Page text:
So Far So Good
I have had the 2018 URAL Gear Up for a while now, but I waited until I put 1,000 miles on It before I wrote this article. I am fanatical about break in miles, so the first 600 miles are always the hardest and take the longest.
It has been running better than I expected so far, the only issue was a faulty Ducati Ignition switch that was replaced under warranty almost immediately.
First of all, the most noticeable thing is that everyone comes up and asks about it and wants to talk about the bike and most people that don’t know anything about bikes think it’s a Triumph for some reason. I am thinking about getting cards made up that I can just hand out as people come up and ask me about the bike. There are quirky little things that bring back memories of days gone by for example it comes with 4 distinct keys. Remember back when American cars had ignition keys and door keys and they were sperate keys well the Ural is like that and comes with an Ignition key, trunk key, fuel cap key and fuel tank glove box key. The keys are all the different sized keys each with a different function and then it just continues from there. It comes with a big ass tool kit which I have not had to use yet, and the owner’s manual is a pretty good service/shop manual with lots of technical details. There is of course ton of storage all over the place which is always great.
Some things are Quirky
Another Quirky thing (or at least I think its quirky) is you really must use the heel shifter. I had been using the toe shifter for upshift and down shift and noticed my shoe was getting black and a little worn out. I crawled under the bike to look and saw the bottom of the toe shifter is none rubber covered angled metal (I guess they just assume your going to use the heel shifter). So, you train your brain to use the heel shifter and it turns out to be a hell of a lot of fun I just figured it had something to do with former soviet Russia always being under the heal of a boot and the idea of ergonomics being “go screw yourself”. Right turns are a little exciting because you can fly the sidecar and the first time you experience it is a little nerve wrecking and then you spend the rest of the day seeing how often you can fly the sidecar.
Gear Up Model
The gear up comes with a full-sized spare which is good and looks cool with the bonus that models since 2015 have a Universal Spare. The thing about the “universal” spare is you can’t just slap it on as the brake rotor might need to be migrated to it first. Luckily the URAL blog has very detailed information on how to use the spare and its something I printed off and added to the repair kit incase I even needed to use it.
How to Install Rear Spare Wheel
How to install the Front Spare Wheel
How to install the Sidecar Spare Wheel
The gear up not only comes with a spare wheel it also comes with a shovel and a jerry can. The jerry can is great, but it is pretty much useless without the funnel that fits it and you should get one of those immediately if your planning on using it for fuel, and I have not yet used the shovel.
Alignment is key & 2-wheel drive
My dealer has no idea on how to align the sidecar and if you loosen you grip for a second it will make a hard-right turn, which is exactly what happened. I had gotten the sidecar up past the bar ditch at a pretty good angle but was able to put it in 2-wheel drive and get it back on the road safely with a couple of lessons learned. I have since built my only sidecar alignment tools and fixed the problem the dealer was unable to because I don’t think they ever looked at the specification even when I provided it to them.Breaking is a little different especially in dirt or rain. The 4” wide tires turn into skis when the brakes are applied hard and in rain or dirt you will find yourself drifting off to one side. It takes some practice to figure out what wheels the rear brakes are applying to and how much rear brake to apply to control the drift (the short answer is to apply more rear brake then you think you need to).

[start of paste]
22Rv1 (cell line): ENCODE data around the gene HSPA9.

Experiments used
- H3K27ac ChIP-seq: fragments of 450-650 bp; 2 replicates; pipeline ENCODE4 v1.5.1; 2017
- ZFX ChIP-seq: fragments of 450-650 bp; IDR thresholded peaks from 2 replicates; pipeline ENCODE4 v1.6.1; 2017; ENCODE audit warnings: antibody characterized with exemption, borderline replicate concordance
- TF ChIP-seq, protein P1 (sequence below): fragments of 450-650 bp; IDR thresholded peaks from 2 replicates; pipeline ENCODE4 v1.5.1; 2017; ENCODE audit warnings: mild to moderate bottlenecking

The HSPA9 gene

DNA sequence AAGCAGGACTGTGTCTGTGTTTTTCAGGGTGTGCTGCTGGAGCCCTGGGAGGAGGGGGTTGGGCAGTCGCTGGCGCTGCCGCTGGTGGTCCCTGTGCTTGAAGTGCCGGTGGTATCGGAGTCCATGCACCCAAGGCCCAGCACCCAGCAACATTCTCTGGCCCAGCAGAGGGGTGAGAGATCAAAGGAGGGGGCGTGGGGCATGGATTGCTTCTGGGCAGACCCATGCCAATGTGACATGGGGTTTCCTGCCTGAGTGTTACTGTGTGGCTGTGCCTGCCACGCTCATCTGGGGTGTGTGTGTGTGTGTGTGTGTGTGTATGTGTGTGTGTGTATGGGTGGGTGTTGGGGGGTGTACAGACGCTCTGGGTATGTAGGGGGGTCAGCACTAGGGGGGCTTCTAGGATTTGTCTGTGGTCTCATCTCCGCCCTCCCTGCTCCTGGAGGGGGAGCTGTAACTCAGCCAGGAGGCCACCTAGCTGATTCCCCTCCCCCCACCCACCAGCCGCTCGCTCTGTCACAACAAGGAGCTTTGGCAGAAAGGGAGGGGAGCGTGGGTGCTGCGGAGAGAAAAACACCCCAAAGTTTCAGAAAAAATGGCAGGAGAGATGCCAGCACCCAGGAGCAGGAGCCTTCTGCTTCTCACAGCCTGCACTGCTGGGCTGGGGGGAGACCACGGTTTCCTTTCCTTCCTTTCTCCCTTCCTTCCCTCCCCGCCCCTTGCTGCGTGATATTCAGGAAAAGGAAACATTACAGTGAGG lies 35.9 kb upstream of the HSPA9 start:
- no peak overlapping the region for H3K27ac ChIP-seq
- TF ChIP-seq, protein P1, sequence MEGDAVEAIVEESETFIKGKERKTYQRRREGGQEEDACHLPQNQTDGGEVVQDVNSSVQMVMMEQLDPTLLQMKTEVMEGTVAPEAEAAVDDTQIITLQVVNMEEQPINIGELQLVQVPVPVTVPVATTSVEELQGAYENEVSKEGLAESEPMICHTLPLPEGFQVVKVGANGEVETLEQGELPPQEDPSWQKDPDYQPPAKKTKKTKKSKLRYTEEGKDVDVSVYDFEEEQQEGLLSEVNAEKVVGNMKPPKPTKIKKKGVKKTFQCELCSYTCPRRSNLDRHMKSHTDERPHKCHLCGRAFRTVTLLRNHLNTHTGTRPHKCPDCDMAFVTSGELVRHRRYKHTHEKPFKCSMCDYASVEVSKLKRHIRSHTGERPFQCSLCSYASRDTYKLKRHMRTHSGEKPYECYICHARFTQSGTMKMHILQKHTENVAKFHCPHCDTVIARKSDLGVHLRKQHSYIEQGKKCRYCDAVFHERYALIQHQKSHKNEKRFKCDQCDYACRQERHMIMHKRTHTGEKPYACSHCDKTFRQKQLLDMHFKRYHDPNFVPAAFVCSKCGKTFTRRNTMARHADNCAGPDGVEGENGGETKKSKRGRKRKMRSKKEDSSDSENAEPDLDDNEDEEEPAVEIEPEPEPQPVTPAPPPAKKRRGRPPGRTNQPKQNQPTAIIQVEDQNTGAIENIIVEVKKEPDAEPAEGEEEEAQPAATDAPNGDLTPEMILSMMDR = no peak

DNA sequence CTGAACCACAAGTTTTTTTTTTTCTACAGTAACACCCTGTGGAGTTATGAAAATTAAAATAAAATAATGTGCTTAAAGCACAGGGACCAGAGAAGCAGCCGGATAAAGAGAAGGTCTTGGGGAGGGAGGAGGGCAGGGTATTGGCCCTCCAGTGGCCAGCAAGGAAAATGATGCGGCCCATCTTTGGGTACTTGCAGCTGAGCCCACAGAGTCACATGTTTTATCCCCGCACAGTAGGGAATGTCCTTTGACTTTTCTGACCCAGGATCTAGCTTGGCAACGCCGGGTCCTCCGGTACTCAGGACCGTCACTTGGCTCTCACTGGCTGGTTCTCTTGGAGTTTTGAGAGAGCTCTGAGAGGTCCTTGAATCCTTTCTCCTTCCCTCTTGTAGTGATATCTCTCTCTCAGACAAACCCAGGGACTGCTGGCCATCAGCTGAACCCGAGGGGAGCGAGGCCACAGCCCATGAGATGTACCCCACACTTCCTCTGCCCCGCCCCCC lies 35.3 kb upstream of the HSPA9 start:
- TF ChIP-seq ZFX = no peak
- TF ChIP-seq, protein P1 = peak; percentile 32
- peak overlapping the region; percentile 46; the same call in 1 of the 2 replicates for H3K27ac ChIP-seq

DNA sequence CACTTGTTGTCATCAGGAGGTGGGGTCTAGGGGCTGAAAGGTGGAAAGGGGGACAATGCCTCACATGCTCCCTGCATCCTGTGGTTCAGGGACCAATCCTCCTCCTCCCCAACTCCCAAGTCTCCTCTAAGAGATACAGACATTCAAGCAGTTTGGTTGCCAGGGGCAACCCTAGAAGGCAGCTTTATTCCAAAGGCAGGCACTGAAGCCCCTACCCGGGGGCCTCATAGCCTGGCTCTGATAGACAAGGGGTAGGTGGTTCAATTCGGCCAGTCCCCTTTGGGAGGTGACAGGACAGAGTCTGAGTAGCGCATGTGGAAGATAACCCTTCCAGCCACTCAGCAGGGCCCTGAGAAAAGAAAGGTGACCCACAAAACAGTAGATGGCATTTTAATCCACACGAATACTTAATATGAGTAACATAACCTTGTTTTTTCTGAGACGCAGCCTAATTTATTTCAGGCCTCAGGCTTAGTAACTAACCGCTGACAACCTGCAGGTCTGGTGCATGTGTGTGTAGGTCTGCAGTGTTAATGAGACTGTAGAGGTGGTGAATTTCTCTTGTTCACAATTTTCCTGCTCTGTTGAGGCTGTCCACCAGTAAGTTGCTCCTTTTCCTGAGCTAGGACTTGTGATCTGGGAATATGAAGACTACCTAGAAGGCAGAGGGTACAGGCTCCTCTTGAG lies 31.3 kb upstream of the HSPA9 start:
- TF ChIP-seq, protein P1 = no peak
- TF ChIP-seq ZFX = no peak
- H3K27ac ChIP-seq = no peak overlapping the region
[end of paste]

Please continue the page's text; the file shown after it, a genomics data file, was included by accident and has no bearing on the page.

The 4 speed gear box and 750cc air cooled engine that makes 41 hp 42 torque with a dry weight of 730 pounds is something that simply must be experienced. At times I hate the limited power and gears and other times I think its charming. You must adjust your mind set and basically just slow down. It’s a bit of a workout when you find a nice twisty road with hills and find yourself downshifting a couple of times just to maintain 40’ish mph on a hill and if you have a passenger then you might not make it up the hill. The flip side to that equation is that if it had more power and gears it would just end up killing you as it gets squarely over around 70 mph but its perfect for a nice day out ride about town.
Summary of thoughts
It’s a lot of fun to put around in and speeds between 30 mph and 65 are an absolute blast. You can haul stuff or people around without worries and if you are recovering from a shattered ankle it is a great little bike that allows you to at least get back out. Its capable on dirt but you do have to work at riding the bike a bit more because of the lack of power and weight. Personally, I like having at least one bike that doesn’t have anti-lock brakes, or a cruise control or a tachometer or a fuel gage it reminds me of what its like to have to think about things and not depend on a bikes computer to do all the thinking for you. I also like the bike with extra knobs (parking brake) and levers (reverse and neutral pedal) as its gives a very retro almost steampunk appearance to the bike and you get a real since of accomplishment anytime you arrive where you where heading.
I will be keeping the URAL for time to come and have committed to do all the work on the bike myself and keeping everyone up to date with my experiences as they happen.